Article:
OMAHA, Neb. (WOWT) -- As the clock continues to track the ongoing partial government shutdown, it’s ticking toward a problem that has millions of people nervous.
The shutdown is poised to leave them without their full food stamp payment.
You can find the stories behind those nerves at the St. Vincent de Paul Food Pantry.
We spoke with several people who rely on both food stamps and local pantries to feed their families each month.
Teresa Morgan represents one of the 19 million households in the United States that receive food stamps through the federal government's Supplemental Nutrition Assistance Program (SNAP).
It's set to run out of funding if the government shutdown continues.
Teresa said, “Now I'm really going to need the pantries if they stop the food stamps. You're going to see an explosion because some people won't come because they get the stamps but you're going to see an explosion of dire needs."
That could hurt people ranging from refugees to single moms.
Doug Horner was helping a refugee family from Afghanistan Tuesday. We asked him how important the food pantry's services are to the family.
“Critical,” Horner said. “He has a minimum-wage job with four kids at home so these programs like this at St. Vincent de Paul, the SNAP program, energy credits all of those are extremely important to a family like this."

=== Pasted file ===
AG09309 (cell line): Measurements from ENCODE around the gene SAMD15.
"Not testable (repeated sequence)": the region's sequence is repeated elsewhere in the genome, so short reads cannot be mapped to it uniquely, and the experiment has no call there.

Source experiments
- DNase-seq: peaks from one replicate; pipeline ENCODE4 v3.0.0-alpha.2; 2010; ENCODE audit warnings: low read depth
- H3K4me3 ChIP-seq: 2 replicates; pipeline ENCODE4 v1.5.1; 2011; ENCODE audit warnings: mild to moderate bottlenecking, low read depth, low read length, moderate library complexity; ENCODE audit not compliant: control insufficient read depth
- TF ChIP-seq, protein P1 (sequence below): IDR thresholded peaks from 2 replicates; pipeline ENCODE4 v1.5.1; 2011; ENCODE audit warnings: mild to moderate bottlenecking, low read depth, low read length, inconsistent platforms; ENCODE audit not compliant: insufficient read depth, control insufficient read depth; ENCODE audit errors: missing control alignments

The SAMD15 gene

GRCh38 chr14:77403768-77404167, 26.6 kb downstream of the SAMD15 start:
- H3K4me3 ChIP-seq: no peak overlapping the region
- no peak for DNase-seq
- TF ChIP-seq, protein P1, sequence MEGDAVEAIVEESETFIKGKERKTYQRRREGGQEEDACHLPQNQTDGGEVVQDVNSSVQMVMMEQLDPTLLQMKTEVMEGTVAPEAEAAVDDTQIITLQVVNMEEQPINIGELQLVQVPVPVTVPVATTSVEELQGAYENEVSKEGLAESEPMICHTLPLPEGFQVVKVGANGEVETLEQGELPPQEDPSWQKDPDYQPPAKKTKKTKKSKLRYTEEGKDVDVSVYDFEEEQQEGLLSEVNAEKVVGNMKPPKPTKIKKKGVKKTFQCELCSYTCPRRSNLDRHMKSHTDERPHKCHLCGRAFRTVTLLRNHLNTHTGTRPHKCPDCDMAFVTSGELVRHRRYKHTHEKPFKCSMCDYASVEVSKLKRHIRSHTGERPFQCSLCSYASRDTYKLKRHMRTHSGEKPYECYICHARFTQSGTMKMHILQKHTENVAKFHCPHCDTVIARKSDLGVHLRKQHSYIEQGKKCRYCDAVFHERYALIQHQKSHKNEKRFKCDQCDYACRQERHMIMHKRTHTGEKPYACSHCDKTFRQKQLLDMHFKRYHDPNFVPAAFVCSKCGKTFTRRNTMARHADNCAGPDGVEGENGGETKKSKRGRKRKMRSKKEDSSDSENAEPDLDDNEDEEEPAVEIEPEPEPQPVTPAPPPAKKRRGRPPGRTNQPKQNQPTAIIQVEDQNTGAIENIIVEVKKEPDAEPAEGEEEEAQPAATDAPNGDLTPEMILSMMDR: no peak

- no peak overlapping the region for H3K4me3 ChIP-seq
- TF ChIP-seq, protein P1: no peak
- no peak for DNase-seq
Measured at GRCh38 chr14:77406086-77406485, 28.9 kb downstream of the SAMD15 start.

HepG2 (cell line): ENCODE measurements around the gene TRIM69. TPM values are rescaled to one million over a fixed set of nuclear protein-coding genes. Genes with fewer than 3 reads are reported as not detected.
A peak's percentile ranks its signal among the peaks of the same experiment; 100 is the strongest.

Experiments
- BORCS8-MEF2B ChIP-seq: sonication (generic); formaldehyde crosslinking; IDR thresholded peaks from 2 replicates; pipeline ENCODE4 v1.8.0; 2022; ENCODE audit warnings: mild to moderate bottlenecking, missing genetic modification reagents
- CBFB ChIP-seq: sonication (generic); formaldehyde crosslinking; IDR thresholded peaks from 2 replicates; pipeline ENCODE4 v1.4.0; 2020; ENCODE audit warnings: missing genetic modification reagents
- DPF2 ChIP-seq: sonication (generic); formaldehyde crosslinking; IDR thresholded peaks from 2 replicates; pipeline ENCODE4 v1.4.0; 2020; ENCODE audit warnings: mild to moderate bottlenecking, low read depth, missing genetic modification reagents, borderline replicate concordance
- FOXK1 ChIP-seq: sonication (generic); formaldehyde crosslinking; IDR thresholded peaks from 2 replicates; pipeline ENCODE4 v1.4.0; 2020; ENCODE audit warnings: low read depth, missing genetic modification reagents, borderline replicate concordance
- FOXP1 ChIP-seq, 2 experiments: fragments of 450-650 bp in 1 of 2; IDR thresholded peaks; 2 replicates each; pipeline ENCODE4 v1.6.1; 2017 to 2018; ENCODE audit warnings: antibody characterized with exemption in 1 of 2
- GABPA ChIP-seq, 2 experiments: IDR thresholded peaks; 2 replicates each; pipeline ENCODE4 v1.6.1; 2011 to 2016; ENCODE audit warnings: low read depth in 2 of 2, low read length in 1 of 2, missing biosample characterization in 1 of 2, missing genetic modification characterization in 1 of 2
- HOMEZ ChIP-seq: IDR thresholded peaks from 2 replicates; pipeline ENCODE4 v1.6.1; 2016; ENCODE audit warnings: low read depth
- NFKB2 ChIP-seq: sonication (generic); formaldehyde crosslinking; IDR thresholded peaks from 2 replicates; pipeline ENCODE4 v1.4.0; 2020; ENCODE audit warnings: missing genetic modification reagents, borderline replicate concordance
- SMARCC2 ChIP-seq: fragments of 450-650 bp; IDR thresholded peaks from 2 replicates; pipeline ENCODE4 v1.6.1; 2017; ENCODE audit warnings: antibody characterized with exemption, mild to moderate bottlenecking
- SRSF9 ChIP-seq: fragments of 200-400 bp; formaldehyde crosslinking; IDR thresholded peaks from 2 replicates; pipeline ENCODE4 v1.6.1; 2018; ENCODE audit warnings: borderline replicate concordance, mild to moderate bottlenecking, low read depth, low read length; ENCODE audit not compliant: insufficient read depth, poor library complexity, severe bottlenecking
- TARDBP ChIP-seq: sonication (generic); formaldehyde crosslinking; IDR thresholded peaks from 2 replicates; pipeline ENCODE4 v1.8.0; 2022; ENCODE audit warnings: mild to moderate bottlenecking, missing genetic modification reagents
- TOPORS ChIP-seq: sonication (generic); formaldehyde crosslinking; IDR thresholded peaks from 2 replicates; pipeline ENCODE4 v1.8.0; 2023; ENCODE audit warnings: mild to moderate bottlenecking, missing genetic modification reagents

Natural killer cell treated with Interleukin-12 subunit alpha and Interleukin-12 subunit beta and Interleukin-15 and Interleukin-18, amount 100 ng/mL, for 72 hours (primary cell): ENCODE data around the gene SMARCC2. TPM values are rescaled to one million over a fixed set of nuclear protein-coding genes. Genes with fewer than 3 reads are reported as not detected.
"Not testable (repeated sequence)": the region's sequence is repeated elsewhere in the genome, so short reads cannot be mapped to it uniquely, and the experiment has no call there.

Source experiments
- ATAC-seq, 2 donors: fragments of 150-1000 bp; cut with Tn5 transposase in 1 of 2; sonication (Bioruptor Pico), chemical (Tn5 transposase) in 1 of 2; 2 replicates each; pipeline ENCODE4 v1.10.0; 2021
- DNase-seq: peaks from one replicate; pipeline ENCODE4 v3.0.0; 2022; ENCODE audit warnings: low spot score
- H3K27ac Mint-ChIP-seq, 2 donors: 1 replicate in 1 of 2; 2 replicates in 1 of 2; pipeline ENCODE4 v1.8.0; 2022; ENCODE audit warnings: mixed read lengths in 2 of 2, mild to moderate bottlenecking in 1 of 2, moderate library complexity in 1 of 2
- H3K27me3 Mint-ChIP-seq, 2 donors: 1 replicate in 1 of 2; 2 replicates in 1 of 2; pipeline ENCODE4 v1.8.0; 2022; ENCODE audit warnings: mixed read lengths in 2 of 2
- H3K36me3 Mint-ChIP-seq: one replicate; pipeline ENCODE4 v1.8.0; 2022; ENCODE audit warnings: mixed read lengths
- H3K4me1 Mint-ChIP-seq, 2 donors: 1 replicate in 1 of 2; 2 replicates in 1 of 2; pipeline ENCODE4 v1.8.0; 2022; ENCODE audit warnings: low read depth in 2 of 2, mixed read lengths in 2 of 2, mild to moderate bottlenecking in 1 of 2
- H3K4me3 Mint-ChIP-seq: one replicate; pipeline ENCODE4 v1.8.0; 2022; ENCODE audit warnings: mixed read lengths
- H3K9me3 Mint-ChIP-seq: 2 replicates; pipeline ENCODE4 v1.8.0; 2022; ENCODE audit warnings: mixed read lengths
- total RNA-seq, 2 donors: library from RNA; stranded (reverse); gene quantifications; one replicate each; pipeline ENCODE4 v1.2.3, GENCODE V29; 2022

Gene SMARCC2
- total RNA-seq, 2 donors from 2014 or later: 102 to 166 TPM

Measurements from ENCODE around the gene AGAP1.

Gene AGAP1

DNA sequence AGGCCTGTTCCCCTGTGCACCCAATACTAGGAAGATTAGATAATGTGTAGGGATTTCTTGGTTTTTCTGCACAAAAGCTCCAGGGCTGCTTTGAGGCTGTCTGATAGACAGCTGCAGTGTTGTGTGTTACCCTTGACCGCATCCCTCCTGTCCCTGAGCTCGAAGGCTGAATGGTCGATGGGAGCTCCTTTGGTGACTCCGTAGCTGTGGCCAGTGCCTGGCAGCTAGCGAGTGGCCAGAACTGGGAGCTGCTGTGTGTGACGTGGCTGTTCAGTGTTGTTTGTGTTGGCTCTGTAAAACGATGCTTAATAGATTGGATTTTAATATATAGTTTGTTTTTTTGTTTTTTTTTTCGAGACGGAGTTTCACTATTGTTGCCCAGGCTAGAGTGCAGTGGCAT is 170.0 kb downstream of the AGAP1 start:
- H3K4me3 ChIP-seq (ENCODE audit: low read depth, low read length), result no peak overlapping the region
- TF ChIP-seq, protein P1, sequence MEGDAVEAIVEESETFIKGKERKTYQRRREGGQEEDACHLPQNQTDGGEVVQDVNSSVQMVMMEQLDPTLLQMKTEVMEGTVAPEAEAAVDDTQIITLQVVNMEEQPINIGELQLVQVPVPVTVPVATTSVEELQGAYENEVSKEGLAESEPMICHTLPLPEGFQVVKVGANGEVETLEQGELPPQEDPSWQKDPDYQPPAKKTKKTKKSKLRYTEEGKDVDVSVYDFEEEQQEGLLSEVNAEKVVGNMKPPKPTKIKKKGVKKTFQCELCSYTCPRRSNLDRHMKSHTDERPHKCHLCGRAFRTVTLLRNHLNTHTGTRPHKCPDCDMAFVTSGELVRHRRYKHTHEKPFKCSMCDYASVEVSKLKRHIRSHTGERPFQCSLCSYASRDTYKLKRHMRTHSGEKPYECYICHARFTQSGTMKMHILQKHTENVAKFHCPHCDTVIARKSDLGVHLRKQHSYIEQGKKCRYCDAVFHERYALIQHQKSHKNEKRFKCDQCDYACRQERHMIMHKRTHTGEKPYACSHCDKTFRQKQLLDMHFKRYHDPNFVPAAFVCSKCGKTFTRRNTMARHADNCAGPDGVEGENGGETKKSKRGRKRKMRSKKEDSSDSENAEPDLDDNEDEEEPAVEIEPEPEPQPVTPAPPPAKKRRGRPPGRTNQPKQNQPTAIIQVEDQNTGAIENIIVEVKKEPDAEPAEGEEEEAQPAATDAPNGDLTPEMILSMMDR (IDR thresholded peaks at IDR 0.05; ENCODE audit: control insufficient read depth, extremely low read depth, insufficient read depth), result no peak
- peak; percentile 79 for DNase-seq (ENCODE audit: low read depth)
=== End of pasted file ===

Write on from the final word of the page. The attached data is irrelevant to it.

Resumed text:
Food pantry manager, Jerry Brocky, said they'll have to rely more heavily on local donations if the shutdown continues.
“We receive quite a bit of donations already from parishes and individuals so that might be a greater need in the near future if this government shutdown continues."
Over at Together Inc's food pantry, single mom Debra Smith was concerned. She uses the food pantry at St. Vincent de Paul as well.
“You go there and here in the same month in the same day and if they're both impacted and at the same time it's going to be hard for people - especially the people who are really going to need it."
Back at St. Vincent's, Teresa Morgan told us, “This is just absolutely heinous. I never thought in my whole 53 years, aha, 54, that I would ever, ever see this happen."
SNAP is fully funded through January but it was expected that in February the average household will lose more than a third of what they normally receive and SNAP would completely run out of money by March.
Secretary of Agriculture Sonny Perdue tweeted Tuesday night that President Trump directed the USDA to fully fund SNAP benefits for February despite the shutdown.
At the direction of @POTUS, we've announced a plan to fully fund SNAP benefits for February, despite Congress' inability to send the President an appropriations bill that secures our borders. We're doing right and feeding everyone.— Sec. Sonny Perdue (@SecretarySonny) January 9, 2019